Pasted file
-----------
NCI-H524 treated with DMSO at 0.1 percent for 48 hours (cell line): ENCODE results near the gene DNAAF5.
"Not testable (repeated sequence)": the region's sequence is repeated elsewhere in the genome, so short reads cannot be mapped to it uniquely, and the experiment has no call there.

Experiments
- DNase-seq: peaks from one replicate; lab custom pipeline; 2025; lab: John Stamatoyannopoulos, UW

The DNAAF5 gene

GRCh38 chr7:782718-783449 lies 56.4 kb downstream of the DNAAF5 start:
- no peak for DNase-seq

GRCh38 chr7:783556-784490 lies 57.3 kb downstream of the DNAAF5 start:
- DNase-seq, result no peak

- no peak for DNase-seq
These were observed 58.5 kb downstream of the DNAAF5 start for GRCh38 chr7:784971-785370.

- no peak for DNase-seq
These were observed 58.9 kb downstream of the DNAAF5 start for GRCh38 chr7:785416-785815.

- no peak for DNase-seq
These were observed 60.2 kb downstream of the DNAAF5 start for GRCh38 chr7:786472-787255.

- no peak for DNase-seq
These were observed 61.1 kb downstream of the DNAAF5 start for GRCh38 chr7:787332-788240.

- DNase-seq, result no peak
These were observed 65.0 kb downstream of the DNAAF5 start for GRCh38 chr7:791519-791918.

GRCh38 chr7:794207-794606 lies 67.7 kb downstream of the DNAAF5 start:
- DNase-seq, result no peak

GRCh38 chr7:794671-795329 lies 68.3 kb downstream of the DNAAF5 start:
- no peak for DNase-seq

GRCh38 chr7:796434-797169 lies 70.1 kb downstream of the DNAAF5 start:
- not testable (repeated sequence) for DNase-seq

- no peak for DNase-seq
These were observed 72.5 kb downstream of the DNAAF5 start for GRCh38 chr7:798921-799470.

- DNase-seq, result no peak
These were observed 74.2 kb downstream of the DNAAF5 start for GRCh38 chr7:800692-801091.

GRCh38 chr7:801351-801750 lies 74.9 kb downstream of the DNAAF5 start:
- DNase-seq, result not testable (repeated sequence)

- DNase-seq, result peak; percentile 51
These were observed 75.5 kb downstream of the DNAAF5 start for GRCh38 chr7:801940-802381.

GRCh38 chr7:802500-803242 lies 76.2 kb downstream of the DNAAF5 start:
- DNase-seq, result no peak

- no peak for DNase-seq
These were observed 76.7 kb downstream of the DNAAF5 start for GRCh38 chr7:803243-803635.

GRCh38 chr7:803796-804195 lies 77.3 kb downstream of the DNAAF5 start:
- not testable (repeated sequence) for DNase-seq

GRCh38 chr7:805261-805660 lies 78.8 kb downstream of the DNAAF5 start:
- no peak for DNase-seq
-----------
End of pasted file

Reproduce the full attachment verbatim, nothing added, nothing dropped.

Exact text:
NCI-H524 treated with DMSO at 0.1 percent for 48 hours (cell line): ENCODE results near the gene DNAAF5.
"Not testable (repeated sequence)": the region's sequence is repeated elsewhere in the genome, so short reads cannot be mapped to it uniquely, and the experiment has no call there.

Experiments
- DNase-seq: peaks from one replicate; lab custom pipeline; 2025; lab: John Stamatoyannopoulos, UW

The DNAAF5 gene

GRCh38 chr7:782718-783449 lies 56.4 kb downstream of the DNAAF5 start:
- no peak for DNase-seq

GRCh38 chr7:783556-784490 lies 57.3 kb downstream of the DNAAF5 start:
- DNase-seq, result no peak

- no peak for DNase-seq
These were observed 58.5 kb downstream of the DNAAF5 start for GRCh38 chr7:784971-785370.

- no peak for DNase-seq
These were observed 58.9 kb downstream of the DNAAF5 start for GRCh38 chr7:785416-785815.

- no peak for DNase-seq
These were observed 60.2 kb downstream of the DNAAF5 start for GRCh38 chr7:786472-787255.

- no peak for DNase-seq
These were observed 61.1 kb downstream of the DNAAF5 start for GRCh38 chr7:787332-788240.

- DNase-seq, result no peak
These were observed 65.0 kb downstream of the DNAAF5 start for GRCh38 chr7:791519-791918.

GRCh38 chr7:794207-794606 lies 67.7 kb downstream of the DNAAF5 start:
- DNase-seq, result no peak

GRCh38 chr7:794671-795329 lies 68.3 kb downstream of the DNAAF5 start:
- no peak for DNase-seq

GRCh38 chr7:796434-797169 lies 70.1 kb downstream of the DNAAF5 start:
- not testable (repeated sequence) for DNase-seq

- no peak for DNase-seq
These were observed 72.5 kb downstream of the DNAAF5 start for GRCh38 chr7:798921-799470.

- DNase-seq, result no peak
These were observed 74.2 kb downstream of the DNAAF5 start for GRCh38 chr7:800692-801091.

GRCh38 chr7:801351-801750 lies 74.9 kb downstream of the DNAAF5 start:
- DNase-seq, result not testable (repeated sequence)

- DNase-seq, result peak; percentile 51
These were observed 75.5 kb downstream of the DNAAF5 start for GRCh38 chr7:801940-802381.

GRCh38 chr7:802500-803242 lies 76.2 kb downstream of the DNAAF5 start:
- DNase-seq, result no peak

- no peak for DNase-seq
These were observed 76.7 kb downstream of the DNAAF5 start for GRCh38 chr7:803243-803635.

GRCh38 chr7:803796-804195 lies 77.3 kb downstream of the DNAAF5 start:
- not testable (repeated sequence) for DNase-seq

GRCh38 chr7:805261-805660 lies 78.8 kb downstream of the DNAAF5 start:
- no peak for DNase-seq